What should our portfolio distribution be if my wife and I are becoming more risk averse?
My wife and I are both planning to retire December 31, 2021. She will be 70.5 years old, I will be 73 years old. We currently have just over $1,000,000 in combined retirement accounts-heavily weighted in stock mutual funds. What should our portfolio distribution be? We are becoming more averse to risk.
Regarding the distribution you and your wife take from your portfolio, the 4% rule states that retirees with a diversified portfolio split between stocks and bonds can safely withdraw 4% of their initial balance at retirement, adjusting the dollar amount for inflation each year after that.
Regarding the asset allocation in your portfolio, if you want to reduce risk, then increase the proportion of high-grade bonds relative to stocks. Before you make any changes though, I'd advise you to assess your risk tolerance by taking the award-winning online FinaMetrica Risk Tolerance Test.
Your retirement date seemed to be set, thus you only have two more years before the big day. Have you heard the “sequence of returns risk?” Essentially, the portfolio may not sustain your retirement goals if you have a back-to-back negative return at the onset of your retirement. To prevent that, you need to be defensive before the retirement (or in the next two years); hence, have a more conservative portfolio. Once you’re retired, gradually add more stocks back into the portfolio for growth and hedging inflations.
If you have always been a DIY investor, it pays, this time, to consult with a financial planner to get the strategy right. Then, continue to manage on your own, or partner up with the planner for safer retirement withdrawals, social security and Medicare planning. Best!
The first thing you should do is reduce the risk within the account's and lower your stock exposure. In today's interest rate environment a diversified portfolio that is 30 to 40% stock and the rest diversified bonds should yield somewhere around 3%. So if you want to be safe you should just take out the interest and dividends. You are also at the required minimum distribution age so you will need to take out more than that 3% as time goes on due to IRS rules.
This is very hard to give advice based on this limited information. "Risk Averse" means one thing to one person and something else to the (commonly spouses have different views on this as well). That being said, I think it's important for you to determine your willingness to take risk and your overall goals; and based on those things implement a plan that gives you the greatest probability of success. In addition to getting your retirement funds inline with your willingness to take risk and designed to acheive the rate of return needed to meet your goals; it is important to look at other factors that can derail your plan such as a recession/bear market in stocks, long-term care event, etc. I would suggest you contact a Certified Financial Planner (CFP) professional and ask for a complimentary review of your situation. You can find a CFP near you by visiting http://www.letsmakeaplan.org/.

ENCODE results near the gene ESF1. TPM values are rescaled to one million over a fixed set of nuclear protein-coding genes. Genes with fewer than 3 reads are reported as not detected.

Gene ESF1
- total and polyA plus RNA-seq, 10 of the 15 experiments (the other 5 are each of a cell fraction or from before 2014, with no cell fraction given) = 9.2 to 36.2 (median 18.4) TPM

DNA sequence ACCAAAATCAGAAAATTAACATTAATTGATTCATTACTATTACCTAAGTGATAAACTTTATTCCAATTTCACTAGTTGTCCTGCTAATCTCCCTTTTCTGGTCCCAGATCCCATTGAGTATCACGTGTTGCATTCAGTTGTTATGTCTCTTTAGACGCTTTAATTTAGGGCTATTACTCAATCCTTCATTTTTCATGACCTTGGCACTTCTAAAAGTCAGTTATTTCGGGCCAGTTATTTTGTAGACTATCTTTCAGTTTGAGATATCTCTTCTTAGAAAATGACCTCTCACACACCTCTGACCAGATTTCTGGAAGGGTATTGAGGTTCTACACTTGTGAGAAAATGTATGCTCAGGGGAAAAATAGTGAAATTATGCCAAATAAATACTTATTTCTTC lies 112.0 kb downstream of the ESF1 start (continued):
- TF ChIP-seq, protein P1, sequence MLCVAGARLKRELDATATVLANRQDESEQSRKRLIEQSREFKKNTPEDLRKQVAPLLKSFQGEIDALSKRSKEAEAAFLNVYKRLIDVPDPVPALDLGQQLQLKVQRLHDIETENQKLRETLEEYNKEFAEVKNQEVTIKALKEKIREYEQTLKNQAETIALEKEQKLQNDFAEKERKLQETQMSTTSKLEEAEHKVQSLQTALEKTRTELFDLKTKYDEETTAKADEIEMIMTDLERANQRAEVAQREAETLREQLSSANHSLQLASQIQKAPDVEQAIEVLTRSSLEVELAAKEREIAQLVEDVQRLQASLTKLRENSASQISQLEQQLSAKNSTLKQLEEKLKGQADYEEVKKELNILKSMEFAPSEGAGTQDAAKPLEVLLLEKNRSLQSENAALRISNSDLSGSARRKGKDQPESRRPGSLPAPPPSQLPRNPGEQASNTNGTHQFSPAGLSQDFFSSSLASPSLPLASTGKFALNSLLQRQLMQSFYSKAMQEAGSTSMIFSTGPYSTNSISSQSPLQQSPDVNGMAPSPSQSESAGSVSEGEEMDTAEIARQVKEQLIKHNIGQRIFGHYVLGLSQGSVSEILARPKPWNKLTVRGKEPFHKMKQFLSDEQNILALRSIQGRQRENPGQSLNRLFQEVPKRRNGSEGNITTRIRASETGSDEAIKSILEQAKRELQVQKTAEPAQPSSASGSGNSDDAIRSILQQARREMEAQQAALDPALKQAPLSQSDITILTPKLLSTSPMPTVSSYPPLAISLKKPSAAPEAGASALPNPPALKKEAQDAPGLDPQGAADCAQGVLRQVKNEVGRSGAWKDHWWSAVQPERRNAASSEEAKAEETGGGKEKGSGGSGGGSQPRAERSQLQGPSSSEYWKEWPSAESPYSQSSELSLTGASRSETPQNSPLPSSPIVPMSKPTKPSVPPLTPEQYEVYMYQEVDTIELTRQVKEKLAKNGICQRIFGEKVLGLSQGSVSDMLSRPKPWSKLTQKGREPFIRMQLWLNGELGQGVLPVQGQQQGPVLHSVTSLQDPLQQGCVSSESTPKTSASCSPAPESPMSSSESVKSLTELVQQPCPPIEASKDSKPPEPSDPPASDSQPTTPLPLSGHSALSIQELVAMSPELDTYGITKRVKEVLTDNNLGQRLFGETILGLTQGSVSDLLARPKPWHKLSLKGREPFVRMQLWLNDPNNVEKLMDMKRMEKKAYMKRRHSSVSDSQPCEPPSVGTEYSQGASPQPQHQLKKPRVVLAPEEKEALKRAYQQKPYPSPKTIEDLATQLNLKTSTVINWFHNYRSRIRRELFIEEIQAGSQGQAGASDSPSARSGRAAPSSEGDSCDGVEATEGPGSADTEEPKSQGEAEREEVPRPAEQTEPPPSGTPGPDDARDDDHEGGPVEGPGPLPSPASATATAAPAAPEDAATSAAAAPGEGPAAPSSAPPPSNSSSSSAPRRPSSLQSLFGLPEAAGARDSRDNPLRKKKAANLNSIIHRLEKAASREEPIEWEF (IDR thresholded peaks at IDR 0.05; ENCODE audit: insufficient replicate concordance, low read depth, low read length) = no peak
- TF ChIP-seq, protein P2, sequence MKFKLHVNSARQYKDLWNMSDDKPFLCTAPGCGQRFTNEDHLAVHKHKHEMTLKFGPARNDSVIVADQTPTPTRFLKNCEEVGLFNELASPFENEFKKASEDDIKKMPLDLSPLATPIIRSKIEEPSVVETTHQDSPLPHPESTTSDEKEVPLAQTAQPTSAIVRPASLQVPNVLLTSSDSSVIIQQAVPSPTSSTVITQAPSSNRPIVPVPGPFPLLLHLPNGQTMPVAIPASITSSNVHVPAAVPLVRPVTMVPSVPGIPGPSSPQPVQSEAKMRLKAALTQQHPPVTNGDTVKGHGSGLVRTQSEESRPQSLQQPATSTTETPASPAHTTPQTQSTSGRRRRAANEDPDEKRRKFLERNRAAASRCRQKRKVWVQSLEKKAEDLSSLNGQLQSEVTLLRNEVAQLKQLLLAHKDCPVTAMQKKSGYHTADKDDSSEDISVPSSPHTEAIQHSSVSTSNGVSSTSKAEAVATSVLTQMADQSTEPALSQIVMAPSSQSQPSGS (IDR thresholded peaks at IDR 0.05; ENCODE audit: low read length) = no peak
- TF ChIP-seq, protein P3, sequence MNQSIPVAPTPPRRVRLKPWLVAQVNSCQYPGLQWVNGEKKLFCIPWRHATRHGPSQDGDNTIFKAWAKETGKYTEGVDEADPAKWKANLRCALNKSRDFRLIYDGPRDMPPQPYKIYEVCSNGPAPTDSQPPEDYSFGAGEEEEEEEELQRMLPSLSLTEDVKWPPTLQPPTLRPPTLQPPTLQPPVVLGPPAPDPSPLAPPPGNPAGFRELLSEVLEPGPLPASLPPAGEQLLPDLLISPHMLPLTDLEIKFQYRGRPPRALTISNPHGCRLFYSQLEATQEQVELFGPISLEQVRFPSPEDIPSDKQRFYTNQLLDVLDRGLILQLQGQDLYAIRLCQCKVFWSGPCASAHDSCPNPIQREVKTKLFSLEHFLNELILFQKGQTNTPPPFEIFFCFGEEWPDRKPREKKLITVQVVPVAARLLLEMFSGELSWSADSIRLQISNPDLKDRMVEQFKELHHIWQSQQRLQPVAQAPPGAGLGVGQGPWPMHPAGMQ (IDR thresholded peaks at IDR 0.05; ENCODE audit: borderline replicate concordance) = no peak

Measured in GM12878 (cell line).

You pose a very interesting question however, it is uncertain if that is the correct question. If you are becoming more risk averse, it is not so much what your distribution should be but what asset allocation will provide you with the money you need with the least amount of risk. It is always advisable to work with a Certified Financial Planner who can help you plan for your future as well as help you understand the best allocation for your investments while providing you with some guidelines for distributions. Historically, 4% has been a safe withdrawal number but given lower expected perfomance of stocks in the future, some planners are now saying 2.5-3% maximum withdrawal limits to optimize longevity. Working with a professional will help you understand best what your goals, risk profile, and time horizon parameters look like.